February is American Heart month, which makes it a great time to make changes that can improve the health of your heart. As a geriatrician at Center Communities of Brookline, I’m thrilled when patients want to make changes to positively impact their health, especially the health of the heart. Cardiovascular disease (which includes heart attack, stroke and high blood pressure) continues to be the number 1 killer of men and women in the U.S. This amazing organ needs to be protected and properly cared for to remain healthy for years to come.
When winter weather hits us with cold and icy conditions, it’s no surprise that many of us can feel isolated or lonely. What may be surprising is that social isolation and loneliness can have negative health consequences, especially for older adults.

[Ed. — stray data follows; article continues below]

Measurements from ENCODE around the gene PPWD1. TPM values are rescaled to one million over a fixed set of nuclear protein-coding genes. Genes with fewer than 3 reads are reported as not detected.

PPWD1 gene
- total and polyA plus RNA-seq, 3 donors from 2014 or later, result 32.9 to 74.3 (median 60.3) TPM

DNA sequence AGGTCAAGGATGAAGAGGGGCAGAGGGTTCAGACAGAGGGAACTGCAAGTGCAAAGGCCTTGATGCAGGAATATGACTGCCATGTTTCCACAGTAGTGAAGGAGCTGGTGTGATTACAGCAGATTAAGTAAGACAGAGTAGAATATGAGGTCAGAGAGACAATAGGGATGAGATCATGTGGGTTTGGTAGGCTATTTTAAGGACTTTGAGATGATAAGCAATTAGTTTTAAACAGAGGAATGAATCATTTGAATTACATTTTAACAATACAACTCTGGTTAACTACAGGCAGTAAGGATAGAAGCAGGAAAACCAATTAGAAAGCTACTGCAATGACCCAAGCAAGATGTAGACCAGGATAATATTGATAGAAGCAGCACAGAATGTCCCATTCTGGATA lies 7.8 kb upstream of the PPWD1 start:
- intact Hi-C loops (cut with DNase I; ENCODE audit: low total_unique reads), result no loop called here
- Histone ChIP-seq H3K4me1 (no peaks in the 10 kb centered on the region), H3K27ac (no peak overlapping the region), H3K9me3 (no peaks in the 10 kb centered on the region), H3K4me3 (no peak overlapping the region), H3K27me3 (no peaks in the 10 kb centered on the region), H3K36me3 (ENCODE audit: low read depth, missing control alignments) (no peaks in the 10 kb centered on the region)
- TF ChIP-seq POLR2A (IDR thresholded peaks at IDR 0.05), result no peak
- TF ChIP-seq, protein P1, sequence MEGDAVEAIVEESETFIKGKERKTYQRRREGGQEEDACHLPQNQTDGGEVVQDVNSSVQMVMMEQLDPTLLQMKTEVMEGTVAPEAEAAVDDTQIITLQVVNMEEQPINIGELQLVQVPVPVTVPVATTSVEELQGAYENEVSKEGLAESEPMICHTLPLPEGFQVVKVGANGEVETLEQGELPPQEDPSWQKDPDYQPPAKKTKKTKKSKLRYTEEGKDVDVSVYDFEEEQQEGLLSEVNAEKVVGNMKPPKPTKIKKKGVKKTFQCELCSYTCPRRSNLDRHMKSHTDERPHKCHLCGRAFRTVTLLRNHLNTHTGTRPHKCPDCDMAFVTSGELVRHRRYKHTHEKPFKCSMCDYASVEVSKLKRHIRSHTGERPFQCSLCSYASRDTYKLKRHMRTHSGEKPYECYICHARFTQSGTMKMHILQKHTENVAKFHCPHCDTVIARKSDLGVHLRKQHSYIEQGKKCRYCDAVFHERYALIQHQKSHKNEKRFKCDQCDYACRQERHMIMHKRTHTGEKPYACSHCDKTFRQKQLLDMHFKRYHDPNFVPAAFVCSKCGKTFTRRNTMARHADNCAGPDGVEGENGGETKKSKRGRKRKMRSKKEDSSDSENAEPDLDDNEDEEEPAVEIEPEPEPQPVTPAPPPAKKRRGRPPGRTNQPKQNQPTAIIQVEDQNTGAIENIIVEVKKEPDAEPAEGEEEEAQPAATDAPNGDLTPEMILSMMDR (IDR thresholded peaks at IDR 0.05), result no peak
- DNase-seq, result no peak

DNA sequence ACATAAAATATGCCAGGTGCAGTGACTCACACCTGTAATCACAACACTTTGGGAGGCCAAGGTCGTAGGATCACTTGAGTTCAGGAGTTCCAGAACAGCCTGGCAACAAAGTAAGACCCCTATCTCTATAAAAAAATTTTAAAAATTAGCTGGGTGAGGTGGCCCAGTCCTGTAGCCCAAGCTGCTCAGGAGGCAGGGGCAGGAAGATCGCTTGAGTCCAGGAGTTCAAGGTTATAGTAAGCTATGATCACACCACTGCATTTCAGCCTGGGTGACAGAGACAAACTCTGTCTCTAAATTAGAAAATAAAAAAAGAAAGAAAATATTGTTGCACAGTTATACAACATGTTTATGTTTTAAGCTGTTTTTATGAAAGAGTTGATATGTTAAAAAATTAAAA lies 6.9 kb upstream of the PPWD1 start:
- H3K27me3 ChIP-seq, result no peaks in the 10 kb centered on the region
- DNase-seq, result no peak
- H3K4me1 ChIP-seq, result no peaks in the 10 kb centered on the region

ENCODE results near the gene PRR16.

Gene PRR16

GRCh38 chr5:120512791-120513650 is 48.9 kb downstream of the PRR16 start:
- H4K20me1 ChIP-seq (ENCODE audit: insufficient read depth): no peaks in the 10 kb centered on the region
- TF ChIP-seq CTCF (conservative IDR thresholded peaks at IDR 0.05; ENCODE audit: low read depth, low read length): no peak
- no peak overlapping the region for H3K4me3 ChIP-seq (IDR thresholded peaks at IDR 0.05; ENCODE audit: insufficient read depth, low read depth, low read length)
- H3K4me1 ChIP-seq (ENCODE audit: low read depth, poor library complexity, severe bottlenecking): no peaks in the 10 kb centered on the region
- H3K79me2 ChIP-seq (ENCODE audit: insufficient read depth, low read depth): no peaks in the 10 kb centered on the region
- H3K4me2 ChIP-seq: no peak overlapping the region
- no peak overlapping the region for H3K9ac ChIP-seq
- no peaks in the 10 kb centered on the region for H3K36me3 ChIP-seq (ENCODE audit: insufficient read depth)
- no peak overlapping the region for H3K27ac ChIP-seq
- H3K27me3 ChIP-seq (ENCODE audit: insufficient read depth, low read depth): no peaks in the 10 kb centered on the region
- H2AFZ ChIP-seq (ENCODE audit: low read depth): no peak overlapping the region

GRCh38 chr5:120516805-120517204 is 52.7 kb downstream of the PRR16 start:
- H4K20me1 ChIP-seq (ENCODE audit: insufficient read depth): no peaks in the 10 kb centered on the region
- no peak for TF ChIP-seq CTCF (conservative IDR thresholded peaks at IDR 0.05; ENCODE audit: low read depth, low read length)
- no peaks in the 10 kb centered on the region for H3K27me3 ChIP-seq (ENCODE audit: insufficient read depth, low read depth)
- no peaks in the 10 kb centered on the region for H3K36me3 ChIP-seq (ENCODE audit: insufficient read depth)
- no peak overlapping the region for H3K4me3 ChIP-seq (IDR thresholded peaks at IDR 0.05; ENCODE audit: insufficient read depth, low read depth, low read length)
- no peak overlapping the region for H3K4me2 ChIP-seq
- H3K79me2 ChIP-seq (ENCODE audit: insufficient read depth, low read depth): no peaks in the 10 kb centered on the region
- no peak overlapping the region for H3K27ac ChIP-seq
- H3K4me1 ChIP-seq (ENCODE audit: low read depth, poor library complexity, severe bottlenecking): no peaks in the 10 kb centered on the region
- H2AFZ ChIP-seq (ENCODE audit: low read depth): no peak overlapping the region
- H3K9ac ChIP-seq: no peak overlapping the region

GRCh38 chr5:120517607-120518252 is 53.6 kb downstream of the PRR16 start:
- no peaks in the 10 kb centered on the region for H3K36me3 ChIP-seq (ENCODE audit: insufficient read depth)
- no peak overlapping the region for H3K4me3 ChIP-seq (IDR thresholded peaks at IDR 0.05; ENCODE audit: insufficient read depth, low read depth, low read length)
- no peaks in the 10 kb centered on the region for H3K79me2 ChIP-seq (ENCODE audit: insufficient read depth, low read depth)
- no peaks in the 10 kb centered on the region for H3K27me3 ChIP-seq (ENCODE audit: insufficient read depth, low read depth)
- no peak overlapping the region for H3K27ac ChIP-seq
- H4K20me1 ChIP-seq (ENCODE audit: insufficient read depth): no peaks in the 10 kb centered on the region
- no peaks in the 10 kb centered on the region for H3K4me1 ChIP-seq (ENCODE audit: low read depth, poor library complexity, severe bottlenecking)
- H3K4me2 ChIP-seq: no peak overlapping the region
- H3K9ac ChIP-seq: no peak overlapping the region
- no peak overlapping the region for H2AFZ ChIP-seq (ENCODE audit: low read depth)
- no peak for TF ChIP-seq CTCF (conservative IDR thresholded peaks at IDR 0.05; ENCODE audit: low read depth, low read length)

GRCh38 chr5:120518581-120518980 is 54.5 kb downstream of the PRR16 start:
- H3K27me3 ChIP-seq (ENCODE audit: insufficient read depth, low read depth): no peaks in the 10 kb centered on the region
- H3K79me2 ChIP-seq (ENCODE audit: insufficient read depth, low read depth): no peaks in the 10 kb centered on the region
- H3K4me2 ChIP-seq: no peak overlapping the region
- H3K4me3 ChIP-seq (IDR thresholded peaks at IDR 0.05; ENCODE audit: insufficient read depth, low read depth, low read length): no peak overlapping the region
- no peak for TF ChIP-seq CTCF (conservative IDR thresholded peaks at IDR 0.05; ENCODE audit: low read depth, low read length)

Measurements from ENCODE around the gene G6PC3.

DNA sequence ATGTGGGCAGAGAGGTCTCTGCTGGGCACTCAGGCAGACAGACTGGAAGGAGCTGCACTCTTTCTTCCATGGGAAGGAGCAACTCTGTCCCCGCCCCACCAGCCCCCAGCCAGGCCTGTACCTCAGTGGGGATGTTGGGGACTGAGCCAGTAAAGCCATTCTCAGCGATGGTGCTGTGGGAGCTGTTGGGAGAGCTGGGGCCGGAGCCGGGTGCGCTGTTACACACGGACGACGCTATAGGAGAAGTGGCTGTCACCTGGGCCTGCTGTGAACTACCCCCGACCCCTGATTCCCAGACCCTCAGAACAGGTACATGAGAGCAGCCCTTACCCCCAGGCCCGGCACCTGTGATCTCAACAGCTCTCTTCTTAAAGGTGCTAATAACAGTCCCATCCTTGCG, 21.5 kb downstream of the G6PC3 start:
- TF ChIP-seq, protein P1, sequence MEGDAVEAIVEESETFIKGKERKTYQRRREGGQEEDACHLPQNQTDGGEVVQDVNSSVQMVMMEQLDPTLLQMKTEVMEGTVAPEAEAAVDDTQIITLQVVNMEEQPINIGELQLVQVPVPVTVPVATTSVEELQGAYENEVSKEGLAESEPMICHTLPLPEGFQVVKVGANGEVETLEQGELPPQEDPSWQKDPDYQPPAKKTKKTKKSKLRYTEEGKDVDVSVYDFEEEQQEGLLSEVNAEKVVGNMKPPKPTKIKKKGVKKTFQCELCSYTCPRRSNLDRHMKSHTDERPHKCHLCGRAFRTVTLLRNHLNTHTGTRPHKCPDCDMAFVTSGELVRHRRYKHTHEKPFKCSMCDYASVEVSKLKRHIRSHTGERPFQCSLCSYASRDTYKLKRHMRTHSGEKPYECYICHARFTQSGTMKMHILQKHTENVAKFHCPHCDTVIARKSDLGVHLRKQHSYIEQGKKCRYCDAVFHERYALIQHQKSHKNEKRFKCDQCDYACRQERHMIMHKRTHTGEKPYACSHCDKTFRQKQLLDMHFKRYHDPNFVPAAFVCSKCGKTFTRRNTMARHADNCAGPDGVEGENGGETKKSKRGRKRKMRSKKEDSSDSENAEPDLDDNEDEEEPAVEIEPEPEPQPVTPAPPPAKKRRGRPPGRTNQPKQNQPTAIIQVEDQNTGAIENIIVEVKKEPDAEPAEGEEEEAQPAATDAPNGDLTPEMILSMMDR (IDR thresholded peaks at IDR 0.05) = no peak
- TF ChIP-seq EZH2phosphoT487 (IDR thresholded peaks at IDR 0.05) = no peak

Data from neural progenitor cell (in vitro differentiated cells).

Recent National Institute for Aging research has linked social isolation and loneliness to higher risks for a variety of diseases and conditions, including heart disease, depression, cognitive decline, and Alzheimer’s disease. In fact, some research suggests that chronic loneliness may shorten life expectancy just as much as smoking.
Hookie eagerly volunteered for the study, where investigators are seeking to reduce the risks of falls and promote safe, independent mobility for older adults through transcranial direct current stimulation (tDCS). This type of non-invasive brain stimulation holds promise as a novel intervention for improving walking, balance, and even cognition among older individuals.